Thursday, 8 December 2011

Film Review: The Thing

Palaeontologist Kate Lloyd (Winstead) is recruited to investigate a potentially Earth-shattering discovery at a Norwegian research base in the Antarctic. Upon her arrival she learns of an alien spacecraft buried beneath the ice for over 100,000 years, as well as its sole survivor. Left to thaw, the creature suddenly springs to life and takes not only to gobbling up the scientists manning the outpost, but also to xeroxing their appearance.

John Carpenter's 80s sci-fi cult-classic The Thing hinted at a Norwegian expedition next door having encountered its shape-shifting extraterrestrial before Kurt Russell arrived in the original. Well, here they are. Now we find out what happened at that ill-fated Viking base camp. However, this Thing is also as much of a remake as it is a prequel of that Thing in that the set-up is virtually the same as Carpenter's 1982 Antarctic alien epic. Thing 2011 is still a claustrophobic thriller where snowbound scientists are stuck in a blizzard with a murderous creature capable of precisely replicating their anatomy down to the last molecule. Cue a witch hunt fuelled by paranoia as no one is quite sure who the other really is and we have the same suspense scenario. Certainly the feel of this Thing is similar to that of Carpenter's original, although director Matthijs van Heijningen Jr. appears willing to let his version rest on its brand name rather than push any boundaries.

It's quick off the mark as no longer than twenty-minutes in does the bloodshed begin. Mr. Thing appears to be a crabby carapace which shoots tentacles that spear and genetically graft onto his prey. However, as soon as it kicks off The Thing quickly descends into one gut-busting death after another, shattering suspense in favour of tedium. It is also a tad confusing as to how many parts of Mr. Thing there are, an unexplained mystery where lots of little Things seem to keep popping out from nowhere. Just as soon as you think it's dead another part rears its ugly head without warning or plot device. Likewise, poor CGI makes the creature more laughable than terrifying, so much so that a case could be made that it probably looked better thirty-years ago.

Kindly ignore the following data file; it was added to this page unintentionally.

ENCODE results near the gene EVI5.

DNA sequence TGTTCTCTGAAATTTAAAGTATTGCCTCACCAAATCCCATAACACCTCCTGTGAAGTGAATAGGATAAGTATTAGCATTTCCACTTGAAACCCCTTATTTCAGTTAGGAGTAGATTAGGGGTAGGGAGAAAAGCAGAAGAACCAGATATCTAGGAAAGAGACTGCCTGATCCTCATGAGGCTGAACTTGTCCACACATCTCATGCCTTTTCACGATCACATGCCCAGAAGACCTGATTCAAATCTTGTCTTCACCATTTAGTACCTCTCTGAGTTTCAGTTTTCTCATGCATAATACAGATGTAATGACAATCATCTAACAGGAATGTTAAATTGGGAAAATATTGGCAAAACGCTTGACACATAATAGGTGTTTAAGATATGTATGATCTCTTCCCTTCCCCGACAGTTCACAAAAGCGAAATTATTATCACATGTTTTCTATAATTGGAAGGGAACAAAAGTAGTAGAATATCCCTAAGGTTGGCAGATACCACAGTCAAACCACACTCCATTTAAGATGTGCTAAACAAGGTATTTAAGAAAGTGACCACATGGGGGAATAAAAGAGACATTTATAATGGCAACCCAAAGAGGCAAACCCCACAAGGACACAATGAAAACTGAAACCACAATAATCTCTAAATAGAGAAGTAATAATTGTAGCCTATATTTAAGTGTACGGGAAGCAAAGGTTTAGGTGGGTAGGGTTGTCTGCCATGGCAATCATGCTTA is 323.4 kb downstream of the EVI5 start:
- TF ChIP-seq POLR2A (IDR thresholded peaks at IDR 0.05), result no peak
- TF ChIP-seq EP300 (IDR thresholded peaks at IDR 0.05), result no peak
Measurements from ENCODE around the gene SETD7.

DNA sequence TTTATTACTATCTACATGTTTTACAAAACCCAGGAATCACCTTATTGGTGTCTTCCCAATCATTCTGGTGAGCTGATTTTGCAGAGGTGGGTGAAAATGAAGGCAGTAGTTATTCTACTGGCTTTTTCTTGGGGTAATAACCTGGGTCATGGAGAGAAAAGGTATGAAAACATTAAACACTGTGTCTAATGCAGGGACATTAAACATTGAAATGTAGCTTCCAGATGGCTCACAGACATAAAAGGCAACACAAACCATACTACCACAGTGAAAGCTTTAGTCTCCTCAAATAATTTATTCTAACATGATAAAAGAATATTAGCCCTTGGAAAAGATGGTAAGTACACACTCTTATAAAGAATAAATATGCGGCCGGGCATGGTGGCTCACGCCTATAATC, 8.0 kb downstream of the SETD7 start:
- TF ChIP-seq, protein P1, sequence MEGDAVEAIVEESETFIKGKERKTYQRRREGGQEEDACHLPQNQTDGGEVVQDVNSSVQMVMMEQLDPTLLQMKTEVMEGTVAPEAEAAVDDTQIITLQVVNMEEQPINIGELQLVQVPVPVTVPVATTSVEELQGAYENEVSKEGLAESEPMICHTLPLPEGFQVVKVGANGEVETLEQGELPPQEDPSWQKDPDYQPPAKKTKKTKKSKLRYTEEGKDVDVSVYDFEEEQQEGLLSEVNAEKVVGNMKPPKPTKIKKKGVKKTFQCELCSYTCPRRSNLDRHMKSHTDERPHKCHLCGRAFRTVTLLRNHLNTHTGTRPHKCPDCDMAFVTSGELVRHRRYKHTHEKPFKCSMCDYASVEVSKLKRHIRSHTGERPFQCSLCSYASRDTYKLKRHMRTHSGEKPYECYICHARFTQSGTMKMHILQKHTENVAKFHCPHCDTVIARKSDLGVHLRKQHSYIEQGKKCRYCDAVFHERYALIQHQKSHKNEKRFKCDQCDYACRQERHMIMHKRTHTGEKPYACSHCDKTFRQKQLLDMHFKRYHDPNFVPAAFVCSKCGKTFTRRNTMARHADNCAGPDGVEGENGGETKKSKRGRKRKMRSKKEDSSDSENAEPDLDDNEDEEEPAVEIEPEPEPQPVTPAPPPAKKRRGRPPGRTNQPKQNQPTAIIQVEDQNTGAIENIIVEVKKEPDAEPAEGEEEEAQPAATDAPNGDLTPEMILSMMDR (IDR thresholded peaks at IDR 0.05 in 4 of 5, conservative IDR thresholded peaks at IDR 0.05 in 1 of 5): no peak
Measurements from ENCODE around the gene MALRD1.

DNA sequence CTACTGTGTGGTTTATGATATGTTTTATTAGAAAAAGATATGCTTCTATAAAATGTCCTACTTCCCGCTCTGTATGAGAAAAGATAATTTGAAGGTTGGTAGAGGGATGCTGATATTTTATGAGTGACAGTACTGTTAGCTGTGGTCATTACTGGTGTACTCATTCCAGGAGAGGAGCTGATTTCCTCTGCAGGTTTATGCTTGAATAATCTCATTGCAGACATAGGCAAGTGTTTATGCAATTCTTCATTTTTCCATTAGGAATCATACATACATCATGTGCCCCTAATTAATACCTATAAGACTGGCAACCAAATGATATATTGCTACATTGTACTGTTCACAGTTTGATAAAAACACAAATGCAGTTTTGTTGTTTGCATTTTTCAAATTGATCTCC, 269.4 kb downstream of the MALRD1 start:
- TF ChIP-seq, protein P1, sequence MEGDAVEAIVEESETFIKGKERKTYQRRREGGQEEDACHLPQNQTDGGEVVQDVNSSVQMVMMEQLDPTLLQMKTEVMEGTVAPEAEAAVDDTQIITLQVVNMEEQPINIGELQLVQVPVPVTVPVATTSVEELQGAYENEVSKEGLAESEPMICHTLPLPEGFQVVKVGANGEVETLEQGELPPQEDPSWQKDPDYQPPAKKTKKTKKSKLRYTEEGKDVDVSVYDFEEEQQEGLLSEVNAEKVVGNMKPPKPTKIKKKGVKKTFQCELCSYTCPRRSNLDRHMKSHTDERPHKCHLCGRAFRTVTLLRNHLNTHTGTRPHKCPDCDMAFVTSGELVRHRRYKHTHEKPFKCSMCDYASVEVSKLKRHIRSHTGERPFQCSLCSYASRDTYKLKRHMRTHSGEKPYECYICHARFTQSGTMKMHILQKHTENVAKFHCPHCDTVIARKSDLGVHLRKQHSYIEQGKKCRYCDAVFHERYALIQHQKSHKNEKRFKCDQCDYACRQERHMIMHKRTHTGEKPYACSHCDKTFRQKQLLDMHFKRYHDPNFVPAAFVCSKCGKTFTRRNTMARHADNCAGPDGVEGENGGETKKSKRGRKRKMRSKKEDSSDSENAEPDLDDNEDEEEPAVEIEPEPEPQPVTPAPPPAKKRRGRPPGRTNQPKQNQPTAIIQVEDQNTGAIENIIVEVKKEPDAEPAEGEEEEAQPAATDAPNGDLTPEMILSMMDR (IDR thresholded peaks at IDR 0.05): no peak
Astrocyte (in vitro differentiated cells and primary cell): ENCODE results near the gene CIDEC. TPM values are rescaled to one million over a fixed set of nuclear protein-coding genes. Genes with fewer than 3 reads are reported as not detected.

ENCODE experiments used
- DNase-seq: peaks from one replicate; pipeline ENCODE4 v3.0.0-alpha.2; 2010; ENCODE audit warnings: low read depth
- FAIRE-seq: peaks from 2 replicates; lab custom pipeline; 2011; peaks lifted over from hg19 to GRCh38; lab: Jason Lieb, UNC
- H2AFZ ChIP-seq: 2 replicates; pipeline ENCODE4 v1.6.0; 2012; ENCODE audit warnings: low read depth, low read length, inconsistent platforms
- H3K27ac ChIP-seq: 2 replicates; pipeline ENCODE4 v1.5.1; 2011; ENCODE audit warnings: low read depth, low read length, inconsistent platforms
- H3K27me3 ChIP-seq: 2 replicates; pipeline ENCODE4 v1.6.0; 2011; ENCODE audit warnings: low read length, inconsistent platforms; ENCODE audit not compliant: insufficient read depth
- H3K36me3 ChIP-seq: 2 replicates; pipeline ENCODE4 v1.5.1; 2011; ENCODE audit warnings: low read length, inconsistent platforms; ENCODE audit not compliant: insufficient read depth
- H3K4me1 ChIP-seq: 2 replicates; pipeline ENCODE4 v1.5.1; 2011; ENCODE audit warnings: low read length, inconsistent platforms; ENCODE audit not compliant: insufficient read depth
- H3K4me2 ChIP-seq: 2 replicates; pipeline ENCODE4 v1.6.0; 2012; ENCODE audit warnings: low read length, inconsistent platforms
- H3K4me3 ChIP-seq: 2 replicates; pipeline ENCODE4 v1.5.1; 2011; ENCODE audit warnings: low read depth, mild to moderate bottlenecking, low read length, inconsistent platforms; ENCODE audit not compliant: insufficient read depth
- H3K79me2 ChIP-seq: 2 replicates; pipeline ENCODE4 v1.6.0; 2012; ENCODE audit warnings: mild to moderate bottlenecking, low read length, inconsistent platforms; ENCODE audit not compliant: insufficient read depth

For such a nasty little bugger which ungraciously devours people with aplomb you also start to wonder why Mr. Thing feels the need to hide amongst humans at all. Indeed, this 'prequel' disappointingly fails to answer a thing raised in the original. Where did it come from? What are its motives? Instead we are left with the strabismic Hollywood prospect of beings capable of interstellar travel relegated to nothing more than barbaric beasts with a penchant for human flesh. For a space crab able to pilot a flying saucer through the cosmos, Mr. Thing doesn't seem to display that much more cunning than Lars, Sven, Thor, whatever, and their other bearded Norwegian associates.

Which is another thing. Such is the near-identical appearance of everyone that it is incredibly difficult to keep track of exactly which hairy Norde is left standing. It's a situation not helped by the fact that we aren't given nearly enough time to become acquainted with everyone before the shit hits the fan. What we have here are lambs for the slaughter rather than well-rounded characters. This serves to shift the audience's hopes and sympathies on Kate, one of only two females at the base and thus markedly distinctive from all the bearded men. In a way she's sort of a Ripley of the ice, although this position isn't earned as The Thing's tepid script fails to give her the physical opportunities and immortalising one-liners which make such characters great.

So here's the thing. While this female-centric remake of a sci-fi classic has a reasonably solid premise it is unfortunately poorly executed. It'll probably be acceptable for the uninitiated but, as with most remakes, doesn't really do a thing better than the Carpenter version did.


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